There's no better way to experience summer than to enjoy the warm sunshine, the gentle breeze, the soft trickle of a stream, and all the other gifts that nature has to offer. This summer, Seton Hall is once again offering you a way to do just that – and earn three undergraduate credits in the process.
From May 21 through June 10, the Environmental Studies Program will be running "The Art and Science of Fly Fishing" – ENVL 3053 (CRN: 22649) and CORE 3053 (CRN: 23327) – as part of Summer at Seton Hall. Taught by associate professors Michael Taylor and Robert Pallitto, the course is designed for a wide audience and doesn't require any prior experience with fishing. "Dr. Pallitto and I both enjoy fly fishing. He's written about the topic for a number of publications," says Dr. Taylor. "As the creator of the Environmental Studies Program here at Seton Hall, I'm excited to be teaching this course with him."
To gain a true appreciation for the art of fly fishing, students will begin the course in the classroom. Fly fishing has inspired countless works of art and literature since the 15th century. Through a combination of lectures and in-class exercises, Dr. Taylor and Dr. Pallitto will spend the first third of the course introducing students to many of these classics and examining common themes of spirituality, purpose and the connection that humans share with nature.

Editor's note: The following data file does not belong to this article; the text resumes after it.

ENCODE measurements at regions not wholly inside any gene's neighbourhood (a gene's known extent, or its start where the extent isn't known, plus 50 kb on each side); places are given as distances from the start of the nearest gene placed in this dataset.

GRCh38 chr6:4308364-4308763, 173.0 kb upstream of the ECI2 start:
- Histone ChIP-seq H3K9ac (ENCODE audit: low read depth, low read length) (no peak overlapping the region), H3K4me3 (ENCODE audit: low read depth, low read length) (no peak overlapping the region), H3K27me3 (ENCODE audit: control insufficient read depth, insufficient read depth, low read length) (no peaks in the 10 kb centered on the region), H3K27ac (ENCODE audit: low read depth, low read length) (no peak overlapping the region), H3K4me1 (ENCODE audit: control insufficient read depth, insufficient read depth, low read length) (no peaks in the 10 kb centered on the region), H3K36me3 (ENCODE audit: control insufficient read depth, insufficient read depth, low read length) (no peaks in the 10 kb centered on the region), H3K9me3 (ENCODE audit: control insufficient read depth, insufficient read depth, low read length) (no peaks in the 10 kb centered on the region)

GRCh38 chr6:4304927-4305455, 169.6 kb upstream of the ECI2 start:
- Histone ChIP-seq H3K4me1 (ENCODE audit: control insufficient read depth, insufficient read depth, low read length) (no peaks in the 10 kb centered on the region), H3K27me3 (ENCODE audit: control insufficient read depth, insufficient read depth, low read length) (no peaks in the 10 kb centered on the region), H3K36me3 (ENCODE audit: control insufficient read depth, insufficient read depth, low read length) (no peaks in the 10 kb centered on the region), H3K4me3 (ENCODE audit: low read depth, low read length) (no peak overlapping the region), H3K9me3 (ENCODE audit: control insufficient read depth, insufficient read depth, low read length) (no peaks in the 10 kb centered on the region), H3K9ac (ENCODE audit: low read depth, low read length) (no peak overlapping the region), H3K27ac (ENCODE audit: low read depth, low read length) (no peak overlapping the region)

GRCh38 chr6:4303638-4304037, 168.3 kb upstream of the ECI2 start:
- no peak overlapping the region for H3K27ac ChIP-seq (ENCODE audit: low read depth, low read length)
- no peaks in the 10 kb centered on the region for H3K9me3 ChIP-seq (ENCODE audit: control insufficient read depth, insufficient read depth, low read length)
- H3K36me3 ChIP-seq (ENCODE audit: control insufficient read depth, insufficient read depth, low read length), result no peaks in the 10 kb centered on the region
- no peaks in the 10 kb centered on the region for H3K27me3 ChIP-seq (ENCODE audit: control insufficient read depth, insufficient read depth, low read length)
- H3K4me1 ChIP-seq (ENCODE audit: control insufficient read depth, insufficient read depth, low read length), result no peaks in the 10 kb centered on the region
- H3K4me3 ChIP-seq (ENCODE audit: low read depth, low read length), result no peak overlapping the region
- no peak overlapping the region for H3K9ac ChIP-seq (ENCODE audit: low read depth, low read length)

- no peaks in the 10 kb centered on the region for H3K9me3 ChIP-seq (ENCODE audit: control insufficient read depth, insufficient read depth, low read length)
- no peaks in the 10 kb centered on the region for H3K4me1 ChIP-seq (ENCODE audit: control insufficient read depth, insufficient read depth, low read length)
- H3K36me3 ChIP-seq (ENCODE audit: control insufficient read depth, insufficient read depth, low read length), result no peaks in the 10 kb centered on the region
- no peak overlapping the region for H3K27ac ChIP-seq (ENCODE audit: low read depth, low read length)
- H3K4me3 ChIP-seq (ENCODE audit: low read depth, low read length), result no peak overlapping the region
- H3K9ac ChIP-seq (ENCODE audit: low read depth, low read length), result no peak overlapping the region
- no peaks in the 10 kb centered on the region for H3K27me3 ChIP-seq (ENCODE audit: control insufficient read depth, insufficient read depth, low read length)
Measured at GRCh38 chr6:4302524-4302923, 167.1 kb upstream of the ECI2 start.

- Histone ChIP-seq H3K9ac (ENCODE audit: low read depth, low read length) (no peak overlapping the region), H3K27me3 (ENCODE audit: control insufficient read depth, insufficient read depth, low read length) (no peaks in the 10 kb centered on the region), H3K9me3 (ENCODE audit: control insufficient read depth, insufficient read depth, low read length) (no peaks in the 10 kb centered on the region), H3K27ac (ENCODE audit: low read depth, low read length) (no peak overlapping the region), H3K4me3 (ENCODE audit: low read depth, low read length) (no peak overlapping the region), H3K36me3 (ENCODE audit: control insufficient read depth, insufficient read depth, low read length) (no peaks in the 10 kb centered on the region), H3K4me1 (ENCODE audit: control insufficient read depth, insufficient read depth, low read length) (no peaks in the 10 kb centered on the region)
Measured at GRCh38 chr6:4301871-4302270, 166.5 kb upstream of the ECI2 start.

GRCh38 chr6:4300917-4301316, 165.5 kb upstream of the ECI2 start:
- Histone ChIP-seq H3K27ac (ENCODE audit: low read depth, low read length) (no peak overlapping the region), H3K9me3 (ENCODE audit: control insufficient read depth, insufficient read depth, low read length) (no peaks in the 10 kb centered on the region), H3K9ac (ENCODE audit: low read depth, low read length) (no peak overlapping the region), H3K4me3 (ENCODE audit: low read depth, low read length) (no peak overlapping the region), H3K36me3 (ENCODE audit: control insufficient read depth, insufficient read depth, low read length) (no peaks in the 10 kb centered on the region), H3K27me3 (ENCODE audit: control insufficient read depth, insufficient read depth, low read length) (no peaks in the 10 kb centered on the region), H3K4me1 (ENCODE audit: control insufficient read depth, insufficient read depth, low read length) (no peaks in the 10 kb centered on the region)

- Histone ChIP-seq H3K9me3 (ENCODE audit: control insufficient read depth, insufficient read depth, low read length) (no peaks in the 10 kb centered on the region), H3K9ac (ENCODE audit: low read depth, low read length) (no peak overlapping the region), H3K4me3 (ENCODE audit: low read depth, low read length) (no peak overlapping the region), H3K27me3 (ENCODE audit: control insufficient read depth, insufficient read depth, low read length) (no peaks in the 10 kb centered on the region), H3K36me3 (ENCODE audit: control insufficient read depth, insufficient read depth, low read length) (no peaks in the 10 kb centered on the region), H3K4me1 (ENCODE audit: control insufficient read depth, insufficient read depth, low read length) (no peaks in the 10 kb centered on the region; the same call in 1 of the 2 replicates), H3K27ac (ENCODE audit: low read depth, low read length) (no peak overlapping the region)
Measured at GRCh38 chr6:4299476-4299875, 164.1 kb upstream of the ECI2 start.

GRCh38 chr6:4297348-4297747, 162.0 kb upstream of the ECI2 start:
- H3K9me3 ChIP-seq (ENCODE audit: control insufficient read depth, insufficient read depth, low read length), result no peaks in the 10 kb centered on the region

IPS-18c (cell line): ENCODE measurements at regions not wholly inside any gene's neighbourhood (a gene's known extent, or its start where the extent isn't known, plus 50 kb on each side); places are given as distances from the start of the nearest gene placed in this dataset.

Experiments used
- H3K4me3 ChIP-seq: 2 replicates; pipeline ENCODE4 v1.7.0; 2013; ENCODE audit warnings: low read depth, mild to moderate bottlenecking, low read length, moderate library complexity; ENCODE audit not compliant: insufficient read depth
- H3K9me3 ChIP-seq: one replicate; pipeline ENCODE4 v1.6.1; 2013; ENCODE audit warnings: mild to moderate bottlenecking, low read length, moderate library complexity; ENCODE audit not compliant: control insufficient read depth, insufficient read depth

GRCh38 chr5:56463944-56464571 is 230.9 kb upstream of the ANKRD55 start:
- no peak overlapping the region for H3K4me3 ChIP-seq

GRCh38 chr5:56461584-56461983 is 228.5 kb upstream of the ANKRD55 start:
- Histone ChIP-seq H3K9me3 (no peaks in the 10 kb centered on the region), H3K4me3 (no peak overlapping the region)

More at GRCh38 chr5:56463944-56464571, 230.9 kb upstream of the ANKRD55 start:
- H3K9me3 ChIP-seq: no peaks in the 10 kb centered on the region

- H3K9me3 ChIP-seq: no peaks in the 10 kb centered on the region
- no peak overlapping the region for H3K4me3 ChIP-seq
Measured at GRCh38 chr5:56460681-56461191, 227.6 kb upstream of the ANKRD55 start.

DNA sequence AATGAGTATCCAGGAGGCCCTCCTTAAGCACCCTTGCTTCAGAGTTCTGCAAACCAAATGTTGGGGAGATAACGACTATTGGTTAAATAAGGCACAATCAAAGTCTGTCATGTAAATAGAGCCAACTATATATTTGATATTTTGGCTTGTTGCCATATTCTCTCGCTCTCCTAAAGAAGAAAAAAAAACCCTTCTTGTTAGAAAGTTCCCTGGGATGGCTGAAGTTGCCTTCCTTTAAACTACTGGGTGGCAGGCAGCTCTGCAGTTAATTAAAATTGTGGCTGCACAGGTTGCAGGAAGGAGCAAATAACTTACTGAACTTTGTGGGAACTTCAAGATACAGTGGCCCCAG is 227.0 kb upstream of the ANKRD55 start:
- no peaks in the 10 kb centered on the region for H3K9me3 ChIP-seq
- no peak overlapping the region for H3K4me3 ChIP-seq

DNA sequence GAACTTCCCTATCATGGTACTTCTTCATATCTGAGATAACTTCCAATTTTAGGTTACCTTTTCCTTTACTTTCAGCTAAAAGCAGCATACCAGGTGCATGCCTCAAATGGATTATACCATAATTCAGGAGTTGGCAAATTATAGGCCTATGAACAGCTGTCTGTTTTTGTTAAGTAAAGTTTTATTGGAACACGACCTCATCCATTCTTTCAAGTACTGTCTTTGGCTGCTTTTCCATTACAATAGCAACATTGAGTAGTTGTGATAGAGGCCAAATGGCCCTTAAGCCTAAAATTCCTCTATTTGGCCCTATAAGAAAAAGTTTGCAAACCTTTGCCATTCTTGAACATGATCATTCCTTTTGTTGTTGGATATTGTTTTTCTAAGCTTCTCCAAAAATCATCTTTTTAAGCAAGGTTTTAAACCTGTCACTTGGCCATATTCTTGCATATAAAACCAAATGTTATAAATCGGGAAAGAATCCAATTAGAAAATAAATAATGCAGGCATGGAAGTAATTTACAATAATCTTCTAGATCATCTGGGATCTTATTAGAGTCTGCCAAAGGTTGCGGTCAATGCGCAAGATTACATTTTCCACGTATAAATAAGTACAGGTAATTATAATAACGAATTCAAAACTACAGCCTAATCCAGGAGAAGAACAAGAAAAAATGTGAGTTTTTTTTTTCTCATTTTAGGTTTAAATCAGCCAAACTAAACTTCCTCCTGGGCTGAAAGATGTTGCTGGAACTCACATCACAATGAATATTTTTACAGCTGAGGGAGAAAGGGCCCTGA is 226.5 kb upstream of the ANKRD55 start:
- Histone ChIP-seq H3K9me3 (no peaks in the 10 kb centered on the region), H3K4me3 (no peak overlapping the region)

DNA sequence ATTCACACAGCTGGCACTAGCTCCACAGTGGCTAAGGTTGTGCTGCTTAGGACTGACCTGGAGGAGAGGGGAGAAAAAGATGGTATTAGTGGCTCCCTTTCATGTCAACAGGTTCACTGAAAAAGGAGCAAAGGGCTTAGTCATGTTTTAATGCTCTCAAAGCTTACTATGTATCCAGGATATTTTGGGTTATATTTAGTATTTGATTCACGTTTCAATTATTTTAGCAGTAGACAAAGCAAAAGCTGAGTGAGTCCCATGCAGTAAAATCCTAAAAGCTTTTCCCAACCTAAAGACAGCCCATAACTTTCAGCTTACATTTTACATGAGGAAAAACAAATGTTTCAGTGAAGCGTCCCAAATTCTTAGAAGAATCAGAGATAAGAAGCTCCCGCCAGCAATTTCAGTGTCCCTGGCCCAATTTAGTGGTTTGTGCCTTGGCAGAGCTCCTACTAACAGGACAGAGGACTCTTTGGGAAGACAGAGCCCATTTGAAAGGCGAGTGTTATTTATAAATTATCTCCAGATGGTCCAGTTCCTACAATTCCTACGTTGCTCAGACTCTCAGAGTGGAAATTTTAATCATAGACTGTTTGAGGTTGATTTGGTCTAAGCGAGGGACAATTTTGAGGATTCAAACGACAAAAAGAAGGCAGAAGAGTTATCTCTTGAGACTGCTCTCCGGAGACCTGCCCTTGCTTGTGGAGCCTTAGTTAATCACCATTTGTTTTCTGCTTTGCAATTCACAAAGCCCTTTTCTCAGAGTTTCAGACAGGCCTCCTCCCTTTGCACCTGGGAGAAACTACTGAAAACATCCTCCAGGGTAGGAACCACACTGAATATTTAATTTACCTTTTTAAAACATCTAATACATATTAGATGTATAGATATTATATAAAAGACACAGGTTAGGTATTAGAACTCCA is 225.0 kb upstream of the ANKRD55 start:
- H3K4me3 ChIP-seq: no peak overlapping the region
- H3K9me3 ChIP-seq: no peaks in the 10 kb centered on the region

The remaining two thirds of the course will consist of stream fishing in one of the most beautiful and scenic spots in New Jersey: Long Valley. (Students will need to provide their own transportation.) There, students will learn the basics of fly fishing – and in doing so, they will develop a practical understanding of the natural sciences, including the dynamics of stream health and water quality, basic entomology and the life cycle of trout. Students will also learn the life cycle of the mayfly, a common food source for trout, by tying flies that imitate the various life stages. "Fly fishing provides an exceptional platform for exploring the multi-disciplinary aspects of environmental studies through active learning," says Dr. Taylor. "It's also a craft that requires practice and concentration, lending itself to the exploration of mindfulness. It's literally an immersive experience of connecting with nature by physically wading into the rivers that run through it."